Top News

Bonavista steps up for wetland stewardship


Members of the Stewardship Association of Municipalities (SAM) flocked to Bonavista on Sept. 26 and 27 for their semi-annual fall meeting.

John Norman in 2012 in front of one of the stewardship sites of Bonavista, Old Days Pond.

SAM offers a forum for communities to share information and help resolve wetland stewardship issues. There are 36 member communities members in the province and 22 of them were represented at the meeting.

Bonavista is the only member community on the peninsula - the next closest members are in Come By Chance and Whitbourne.

John Norman, a stewardship representative for Bonavista, told The Packet there was excitement and encouragement at the meeting.

Among the plans underway are bringing in guest speakers such as Ducks Unlimited and Intervale - the latter a non-profit organization supporting wetland stewardship on the west coast of the province.

Norman said a walking tour of one of Bonavista's three stewardship sites, Old Days Pond, was a hit with visitors.

"They were very impressed with the story of the Old Days Pond area since it was formally a sewage outflow site. I did a historical breakdown of it - (such as) how the canal was built."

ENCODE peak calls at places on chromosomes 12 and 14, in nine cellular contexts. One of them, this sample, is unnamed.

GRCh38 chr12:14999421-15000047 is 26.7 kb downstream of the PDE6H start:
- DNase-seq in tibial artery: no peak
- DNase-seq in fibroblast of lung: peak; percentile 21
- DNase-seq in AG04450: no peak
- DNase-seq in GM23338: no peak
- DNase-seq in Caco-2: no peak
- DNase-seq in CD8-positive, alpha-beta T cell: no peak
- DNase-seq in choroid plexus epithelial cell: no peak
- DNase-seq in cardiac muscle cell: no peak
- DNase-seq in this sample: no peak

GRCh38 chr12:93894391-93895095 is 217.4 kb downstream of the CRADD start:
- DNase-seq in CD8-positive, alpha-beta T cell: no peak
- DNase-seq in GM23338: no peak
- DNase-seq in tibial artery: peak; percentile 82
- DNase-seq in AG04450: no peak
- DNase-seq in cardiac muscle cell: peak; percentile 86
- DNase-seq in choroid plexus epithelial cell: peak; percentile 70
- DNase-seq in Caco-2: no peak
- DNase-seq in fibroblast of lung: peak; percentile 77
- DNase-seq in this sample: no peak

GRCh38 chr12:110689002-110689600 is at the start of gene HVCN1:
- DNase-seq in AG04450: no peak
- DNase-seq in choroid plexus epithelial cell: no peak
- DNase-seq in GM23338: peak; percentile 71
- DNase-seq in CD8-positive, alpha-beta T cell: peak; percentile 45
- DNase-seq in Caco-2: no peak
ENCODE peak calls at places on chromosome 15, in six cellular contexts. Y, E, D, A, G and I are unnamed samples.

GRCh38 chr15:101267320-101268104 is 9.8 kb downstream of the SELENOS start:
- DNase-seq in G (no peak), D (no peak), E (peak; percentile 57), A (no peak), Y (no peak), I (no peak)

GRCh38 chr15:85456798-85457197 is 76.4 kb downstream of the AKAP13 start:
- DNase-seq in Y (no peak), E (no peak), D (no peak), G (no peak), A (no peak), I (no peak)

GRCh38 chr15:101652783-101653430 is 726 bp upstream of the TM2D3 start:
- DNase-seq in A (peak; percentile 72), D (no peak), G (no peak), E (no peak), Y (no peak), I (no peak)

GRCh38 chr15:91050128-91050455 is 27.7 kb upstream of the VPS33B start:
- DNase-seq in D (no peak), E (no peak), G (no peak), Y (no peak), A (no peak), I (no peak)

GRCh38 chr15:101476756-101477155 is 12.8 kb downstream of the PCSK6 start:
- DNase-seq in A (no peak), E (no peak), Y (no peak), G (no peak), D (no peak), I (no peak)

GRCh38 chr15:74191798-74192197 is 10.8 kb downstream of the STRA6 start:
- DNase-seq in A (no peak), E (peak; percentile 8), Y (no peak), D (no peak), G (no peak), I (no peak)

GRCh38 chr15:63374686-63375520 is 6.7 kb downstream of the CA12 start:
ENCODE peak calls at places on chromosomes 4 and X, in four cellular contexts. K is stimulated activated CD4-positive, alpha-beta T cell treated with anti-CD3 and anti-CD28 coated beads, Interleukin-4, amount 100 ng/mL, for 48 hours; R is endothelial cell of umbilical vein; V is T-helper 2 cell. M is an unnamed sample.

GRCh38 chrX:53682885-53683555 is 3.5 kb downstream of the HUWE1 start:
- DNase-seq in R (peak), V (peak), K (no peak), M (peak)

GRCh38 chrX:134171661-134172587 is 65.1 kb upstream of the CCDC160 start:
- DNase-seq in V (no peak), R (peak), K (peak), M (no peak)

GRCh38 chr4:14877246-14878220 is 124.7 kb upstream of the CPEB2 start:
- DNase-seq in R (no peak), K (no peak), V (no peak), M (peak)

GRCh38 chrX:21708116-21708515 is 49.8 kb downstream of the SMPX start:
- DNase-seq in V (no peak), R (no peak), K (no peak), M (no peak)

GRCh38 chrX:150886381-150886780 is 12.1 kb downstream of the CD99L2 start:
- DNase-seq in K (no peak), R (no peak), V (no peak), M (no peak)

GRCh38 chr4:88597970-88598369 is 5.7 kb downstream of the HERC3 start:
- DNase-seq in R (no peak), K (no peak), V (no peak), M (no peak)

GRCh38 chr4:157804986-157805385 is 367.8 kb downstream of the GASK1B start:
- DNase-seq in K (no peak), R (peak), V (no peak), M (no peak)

The pond was originally developed by Sir William Ford Coaker as a docking site for small boats. While the area wasn't ideal for boat storage due to siltation and the need for dredging because of tidal action in the canal, the pond went on to become a sewage outflow site before being turned into a clean, rehabilitated site, complete with community boardwalk.

"The amount of wildlife they saw, specifically coastal and shore birds, while we were on our visit, was really impressive," Norman said. "We did one loop of the boardwalk and they counted 13 different species, two of which were actually rare species that everyone was excited to see."

Old Days Pond is not the only stewardship site in Bonavista. There's also the Bonavista watershed, from Beaver Pond to Long Pond, including the area in between the two, as well as selected areas of the Cape Bonavista coastline and puffin colony.

During the meeting, Bonavista officially signed documentation to become a member of SAM and an executive election was held. Norman is the new secretary for the eastern region.

Norman has also put together an environmental committee made up of members of the Bonavista Horticultural Society and other local residents. That group will be involved in decisions, planning, community consultation and education related to wetland stewardship.

The Town of Bonavista put in a bid to host the fall meeting a little over a year ago and learned it had won at the spring meeting in Hawke's Bay on the Northern Peninsula.

SAM's spring annual general meeting will be held in Flatrock.

 

Recent Stories